What have I been talking about? 'You don't know you're born', and similar unhelpful cliches have been flitting through my brain all day. Shame is not a comfortable state. Some things happened to cause me to regret my yesterday's post:
This morning I caught a few minutes of Radio 4's usually wonderful, always thought-provoking 'Woman's Hour'. In my moments' listening I heard a woman tell Jenny Murray how, 17 years ago, she went to her missing daughter's house because her son had told her there was a bad smell there. To cut to the awful nitty-gritty (those of faint disposition look away), she was drawn to the bathroom where the smell was at its worst, and after only a little searching pulled open the bath panel to find her daughter's decomposing body inside.
Words fail me. The mother in me shrieks with anguish for that anguish suffered by this woman. But how can I know? I can't. I can only thank God it's not me, and send her loving thoughts. Now, not only did this woman not curl up in a ball and die, she went on, in the intervening years, to campaign to get the Double Jeopardy law changed, so that the man the family suspected of killing her daughter could be re-tried. (He was, and eventually, this year found guilty).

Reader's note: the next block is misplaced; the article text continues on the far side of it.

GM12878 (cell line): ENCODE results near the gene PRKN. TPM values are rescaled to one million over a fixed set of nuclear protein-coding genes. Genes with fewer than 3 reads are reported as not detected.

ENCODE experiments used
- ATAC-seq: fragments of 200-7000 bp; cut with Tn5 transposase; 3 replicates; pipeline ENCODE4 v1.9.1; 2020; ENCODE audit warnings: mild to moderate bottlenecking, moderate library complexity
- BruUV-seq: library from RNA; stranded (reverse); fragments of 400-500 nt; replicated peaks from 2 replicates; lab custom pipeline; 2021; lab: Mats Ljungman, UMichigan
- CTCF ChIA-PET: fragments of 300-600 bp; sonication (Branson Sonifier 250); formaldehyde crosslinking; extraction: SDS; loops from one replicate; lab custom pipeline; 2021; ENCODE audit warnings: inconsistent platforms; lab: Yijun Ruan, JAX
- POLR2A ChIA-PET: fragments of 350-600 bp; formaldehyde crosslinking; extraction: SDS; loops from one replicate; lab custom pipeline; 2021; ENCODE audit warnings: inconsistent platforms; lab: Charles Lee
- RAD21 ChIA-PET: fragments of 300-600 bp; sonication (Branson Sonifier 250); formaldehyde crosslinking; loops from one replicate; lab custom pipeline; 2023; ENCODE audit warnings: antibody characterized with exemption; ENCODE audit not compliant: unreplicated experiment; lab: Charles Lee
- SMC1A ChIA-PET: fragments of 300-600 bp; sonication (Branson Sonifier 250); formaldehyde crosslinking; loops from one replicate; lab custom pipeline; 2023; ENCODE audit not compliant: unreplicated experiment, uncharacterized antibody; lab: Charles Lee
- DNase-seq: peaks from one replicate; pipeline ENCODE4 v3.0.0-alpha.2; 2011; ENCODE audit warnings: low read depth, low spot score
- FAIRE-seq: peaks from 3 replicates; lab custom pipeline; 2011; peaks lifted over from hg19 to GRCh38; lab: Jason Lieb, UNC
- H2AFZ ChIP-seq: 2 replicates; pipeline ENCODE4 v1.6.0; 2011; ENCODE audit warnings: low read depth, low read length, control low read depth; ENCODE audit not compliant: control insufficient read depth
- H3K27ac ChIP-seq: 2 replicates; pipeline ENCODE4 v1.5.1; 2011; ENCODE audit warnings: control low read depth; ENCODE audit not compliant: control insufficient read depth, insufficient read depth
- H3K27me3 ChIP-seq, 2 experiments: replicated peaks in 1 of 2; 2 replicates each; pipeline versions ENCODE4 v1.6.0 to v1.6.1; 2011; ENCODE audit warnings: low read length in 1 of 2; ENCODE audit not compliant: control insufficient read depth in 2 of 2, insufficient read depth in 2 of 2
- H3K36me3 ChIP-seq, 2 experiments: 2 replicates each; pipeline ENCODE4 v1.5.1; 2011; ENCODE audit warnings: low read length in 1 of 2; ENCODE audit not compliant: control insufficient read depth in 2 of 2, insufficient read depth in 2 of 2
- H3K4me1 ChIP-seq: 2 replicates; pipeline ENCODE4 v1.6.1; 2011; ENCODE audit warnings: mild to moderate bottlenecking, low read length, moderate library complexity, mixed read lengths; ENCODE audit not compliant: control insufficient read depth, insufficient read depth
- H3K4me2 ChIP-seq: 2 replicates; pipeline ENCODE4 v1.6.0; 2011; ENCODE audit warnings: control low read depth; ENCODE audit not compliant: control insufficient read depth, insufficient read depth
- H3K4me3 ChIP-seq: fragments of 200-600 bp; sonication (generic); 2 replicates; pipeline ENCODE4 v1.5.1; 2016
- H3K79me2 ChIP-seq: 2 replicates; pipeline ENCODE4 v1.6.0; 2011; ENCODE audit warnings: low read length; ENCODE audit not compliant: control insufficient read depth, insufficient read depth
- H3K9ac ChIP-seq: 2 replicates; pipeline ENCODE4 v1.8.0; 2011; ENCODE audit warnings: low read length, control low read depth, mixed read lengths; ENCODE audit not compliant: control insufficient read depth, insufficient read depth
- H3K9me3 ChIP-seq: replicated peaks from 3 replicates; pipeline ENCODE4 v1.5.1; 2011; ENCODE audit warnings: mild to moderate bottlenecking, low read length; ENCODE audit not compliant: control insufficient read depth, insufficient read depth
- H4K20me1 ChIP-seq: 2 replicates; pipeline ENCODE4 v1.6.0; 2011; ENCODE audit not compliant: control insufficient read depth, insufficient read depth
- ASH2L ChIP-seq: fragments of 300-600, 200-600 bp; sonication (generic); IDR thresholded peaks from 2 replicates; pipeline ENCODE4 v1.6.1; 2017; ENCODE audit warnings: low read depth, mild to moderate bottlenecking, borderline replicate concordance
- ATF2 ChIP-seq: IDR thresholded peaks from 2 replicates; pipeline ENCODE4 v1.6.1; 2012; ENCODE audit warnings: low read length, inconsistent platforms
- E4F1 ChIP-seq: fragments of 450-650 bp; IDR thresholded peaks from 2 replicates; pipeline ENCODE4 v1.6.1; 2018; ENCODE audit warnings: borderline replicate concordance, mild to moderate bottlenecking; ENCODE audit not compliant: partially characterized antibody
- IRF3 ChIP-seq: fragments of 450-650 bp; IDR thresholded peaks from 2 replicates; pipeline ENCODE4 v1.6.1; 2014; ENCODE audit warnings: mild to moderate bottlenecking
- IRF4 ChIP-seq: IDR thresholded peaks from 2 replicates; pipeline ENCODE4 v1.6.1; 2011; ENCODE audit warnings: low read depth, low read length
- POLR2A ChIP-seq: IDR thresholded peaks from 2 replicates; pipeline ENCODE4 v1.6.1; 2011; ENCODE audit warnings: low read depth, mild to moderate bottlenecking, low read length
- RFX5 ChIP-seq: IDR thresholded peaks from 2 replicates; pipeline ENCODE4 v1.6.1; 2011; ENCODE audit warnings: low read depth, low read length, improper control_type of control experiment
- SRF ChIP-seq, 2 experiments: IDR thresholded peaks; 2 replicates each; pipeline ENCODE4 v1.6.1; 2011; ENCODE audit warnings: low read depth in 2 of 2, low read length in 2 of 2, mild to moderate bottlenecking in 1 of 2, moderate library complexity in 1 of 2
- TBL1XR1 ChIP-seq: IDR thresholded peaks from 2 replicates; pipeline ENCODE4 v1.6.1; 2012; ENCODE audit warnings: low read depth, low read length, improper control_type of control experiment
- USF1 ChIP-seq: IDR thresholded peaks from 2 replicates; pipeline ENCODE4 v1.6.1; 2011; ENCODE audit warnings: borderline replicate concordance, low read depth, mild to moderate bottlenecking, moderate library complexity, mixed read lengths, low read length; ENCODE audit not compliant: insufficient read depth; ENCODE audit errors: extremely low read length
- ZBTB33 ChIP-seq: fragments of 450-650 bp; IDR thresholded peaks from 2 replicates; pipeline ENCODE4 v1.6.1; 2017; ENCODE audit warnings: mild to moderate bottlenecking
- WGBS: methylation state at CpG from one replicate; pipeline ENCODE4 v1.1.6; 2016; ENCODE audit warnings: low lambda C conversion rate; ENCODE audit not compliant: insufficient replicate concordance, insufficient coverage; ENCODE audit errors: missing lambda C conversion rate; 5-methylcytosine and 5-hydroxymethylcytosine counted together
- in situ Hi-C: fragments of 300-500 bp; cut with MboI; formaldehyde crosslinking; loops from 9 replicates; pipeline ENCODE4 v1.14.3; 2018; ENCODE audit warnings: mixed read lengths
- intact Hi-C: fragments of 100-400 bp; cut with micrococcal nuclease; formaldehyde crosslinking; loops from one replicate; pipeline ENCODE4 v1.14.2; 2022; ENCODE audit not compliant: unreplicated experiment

And so I continued my humdrum day, beginning to be more and more thankful that it was, indeed, humdrum.
And then I got an email from someone I had barely known at school, who in fact, if truth be told, I had little time for then. She wasn't one of the girls you wanted to be seen out and about with at break-time. She kept her thick mousy hair in an untidy pony tail and wore her skirts unfashionably long. This girl, now woman of a certain age like myself, found my email address in the Old Girls' Magazine which had found her in South Africa where she now lives. In her message she had put a link to one of the 2 NGOs she now works for, and within the web page that brought me to there was a link to a film she had made about abused women coming to terms with what had happened to them through the quiet transformatory moves of Kundalini Yoga. In fact she has won an award, the page states, for her work with marginalized women. And she raises three children.
What is it about the Universe? I suppose I needed humbling in some degree. Or a kick up the arse. Tonight I'm just feeling sore and nursing that ol' kick, but maybe someday soon it'll push me into a little action, too.
In the meantime I'm trying to keep a perspective. This is best kept by pausing to listen at Anna-mouse's door for her soft breath and nocturnal snuffles. You are, for God's sake, bringing up a child, I keep telling myself. This is a work in itself. This is important work, if you get it in the slightest degree 'right'. Never mind that other people juggle 58 jobs and 5 kids, or whatever. Never mind that. Never mind them. Acknowledge them, doff your hat, deal with the longing, the wistfulness and stay on the path. Your own.
Never mind that you haven't a clue where it's going.